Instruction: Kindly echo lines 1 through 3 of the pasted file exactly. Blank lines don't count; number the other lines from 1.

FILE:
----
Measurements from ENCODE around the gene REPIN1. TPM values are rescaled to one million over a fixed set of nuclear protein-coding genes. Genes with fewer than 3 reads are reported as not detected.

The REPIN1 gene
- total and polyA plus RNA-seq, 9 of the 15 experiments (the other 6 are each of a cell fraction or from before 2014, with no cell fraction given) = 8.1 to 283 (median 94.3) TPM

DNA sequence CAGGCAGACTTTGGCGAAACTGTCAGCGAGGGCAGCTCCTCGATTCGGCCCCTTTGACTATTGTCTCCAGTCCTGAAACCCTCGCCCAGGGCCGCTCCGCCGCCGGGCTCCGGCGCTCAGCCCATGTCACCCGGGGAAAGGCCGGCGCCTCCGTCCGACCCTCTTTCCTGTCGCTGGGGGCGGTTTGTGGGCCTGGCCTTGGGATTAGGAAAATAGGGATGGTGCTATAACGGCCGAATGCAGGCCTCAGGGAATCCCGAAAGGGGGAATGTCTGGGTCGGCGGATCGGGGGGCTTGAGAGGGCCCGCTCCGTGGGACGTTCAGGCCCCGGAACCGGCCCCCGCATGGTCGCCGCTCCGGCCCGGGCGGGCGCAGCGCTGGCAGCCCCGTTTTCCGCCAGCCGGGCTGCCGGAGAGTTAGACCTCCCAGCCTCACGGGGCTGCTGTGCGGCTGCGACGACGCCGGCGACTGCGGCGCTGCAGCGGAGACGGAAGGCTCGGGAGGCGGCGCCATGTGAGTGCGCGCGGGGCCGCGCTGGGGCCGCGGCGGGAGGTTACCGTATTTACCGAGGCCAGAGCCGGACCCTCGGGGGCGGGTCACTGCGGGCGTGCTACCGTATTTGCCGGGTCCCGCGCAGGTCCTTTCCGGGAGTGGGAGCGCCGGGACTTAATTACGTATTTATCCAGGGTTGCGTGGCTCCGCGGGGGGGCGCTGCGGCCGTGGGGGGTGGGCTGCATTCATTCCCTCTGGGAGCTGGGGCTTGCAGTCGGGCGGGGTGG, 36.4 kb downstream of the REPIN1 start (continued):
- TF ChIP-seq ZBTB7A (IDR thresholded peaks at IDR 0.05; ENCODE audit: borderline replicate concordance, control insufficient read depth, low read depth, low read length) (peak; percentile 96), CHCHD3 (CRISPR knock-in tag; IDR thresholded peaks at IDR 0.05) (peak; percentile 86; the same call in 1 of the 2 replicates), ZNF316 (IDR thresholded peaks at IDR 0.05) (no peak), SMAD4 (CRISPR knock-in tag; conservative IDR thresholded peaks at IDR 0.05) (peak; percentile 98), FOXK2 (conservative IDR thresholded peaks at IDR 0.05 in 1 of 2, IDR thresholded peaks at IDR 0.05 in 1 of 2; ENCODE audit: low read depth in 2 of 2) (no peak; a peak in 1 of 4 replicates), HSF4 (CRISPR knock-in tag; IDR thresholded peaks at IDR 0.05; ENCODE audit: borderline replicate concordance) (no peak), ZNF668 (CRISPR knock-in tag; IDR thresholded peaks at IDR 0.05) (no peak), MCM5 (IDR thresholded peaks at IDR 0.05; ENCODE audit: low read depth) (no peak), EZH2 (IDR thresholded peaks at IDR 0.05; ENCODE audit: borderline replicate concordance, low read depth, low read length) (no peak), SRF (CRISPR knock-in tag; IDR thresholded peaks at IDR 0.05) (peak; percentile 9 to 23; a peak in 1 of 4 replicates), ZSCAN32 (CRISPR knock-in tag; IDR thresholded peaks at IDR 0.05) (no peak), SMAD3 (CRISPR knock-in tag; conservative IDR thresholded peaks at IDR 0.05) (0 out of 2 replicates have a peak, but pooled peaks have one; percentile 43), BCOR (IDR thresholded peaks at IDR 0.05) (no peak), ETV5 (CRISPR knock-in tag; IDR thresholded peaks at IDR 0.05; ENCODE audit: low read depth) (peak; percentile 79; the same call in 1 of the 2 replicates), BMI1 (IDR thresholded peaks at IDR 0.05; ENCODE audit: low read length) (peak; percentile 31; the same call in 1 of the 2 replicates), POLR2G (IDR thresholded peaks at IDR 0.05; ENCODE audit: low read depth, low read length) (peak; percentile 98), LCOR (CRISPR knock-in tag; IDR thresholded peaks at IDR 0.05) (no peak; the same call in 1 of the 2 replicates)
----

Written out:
Measurements from ENCODE around the gene REPIN1. TPM values are rescaled to one million over a fixed set of nuclear protein-coding genes. Genes with fewer than 3 reads are reported as not detected.

The REPIN1 gene
- total and polyA plus RNA-seq, 9 of the 15 experiments (the other 6 are each of a cell fraction or from before 2014, with no cell fraction given) = 8.1 to 283 (median 94.3) TPM